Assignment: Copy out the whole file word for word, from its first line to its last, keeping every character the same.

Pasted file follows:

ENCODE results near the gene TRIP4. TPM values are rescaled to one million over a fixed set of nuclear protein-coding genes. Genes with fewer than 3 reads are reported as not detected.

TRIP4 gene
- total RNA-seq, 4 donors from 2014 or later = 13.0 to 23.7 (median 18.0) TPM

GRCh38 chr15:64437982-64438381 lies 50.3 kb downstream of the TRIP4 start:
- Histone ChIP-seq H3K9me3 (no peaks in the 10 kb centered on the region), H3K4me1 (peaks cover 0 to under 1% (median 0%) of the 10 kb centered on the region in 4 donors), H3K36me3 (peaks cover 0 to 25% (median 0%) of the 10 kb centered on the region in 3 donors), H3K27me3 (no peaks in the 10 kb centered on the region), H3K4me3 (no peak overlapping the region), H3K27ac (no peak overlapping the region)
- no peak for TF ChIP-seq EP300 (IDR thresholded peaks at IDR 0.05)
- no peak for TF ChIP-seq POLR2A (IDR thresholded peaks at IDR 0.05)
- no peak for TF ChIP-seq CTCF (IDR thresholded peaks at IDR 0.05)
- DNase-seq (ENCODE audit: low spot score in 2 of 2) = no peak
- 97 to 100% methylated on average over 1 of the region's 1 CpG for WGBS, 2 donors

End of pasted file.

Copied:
ENCODE results near the gene TRIP4. TPM values are rescaled to one million over a fixed set of nuclear protein-coding genes. Genes with fewer than 3 reads are reported as not detected.

TRIP4 gene
- total RNA-seq, 4 donors from 2014 or later = 13.0 to 23.7 (median 18.0) TPM

GRCh38 chr15:64437982-64438381 lies 50.3 kb downstream of the TRIP4 start:
- Histone ChIP-seq H3K9me3 (no peaks in the 10 kb centered on the region), H3K4me1 (peaks cover 0 to under 1% (median 0%) of the 10 kb centered on the region in 4 donors), H3K36me3 (peaks cover 0 to 25% (median 0%) of the 10 kb centered on the region in 3 donors), H3K27me3 (no peaks in the 10 kb centered on the region), H3K4me3 (no peak overlapping the region), H3K27ac (no peak overlapping the region)
- no peak for TF ChIP-seq EP300 (IDR thresholded peaks at IDR 0.05)
- no peak for TF ChIP-seq POLR2A (IDR thresholded peaks at IDR 0.05)
- no peak for TF ChIP-seq CTCF (IDR thresholded peaks at IDR 0.05)
- DNase-seq (ENCODE audit: low spot score in 2 of 2) = no peak
- 97 to 100% methylated on average over 1 of the region's 1 CpG for WGBS, 2 donors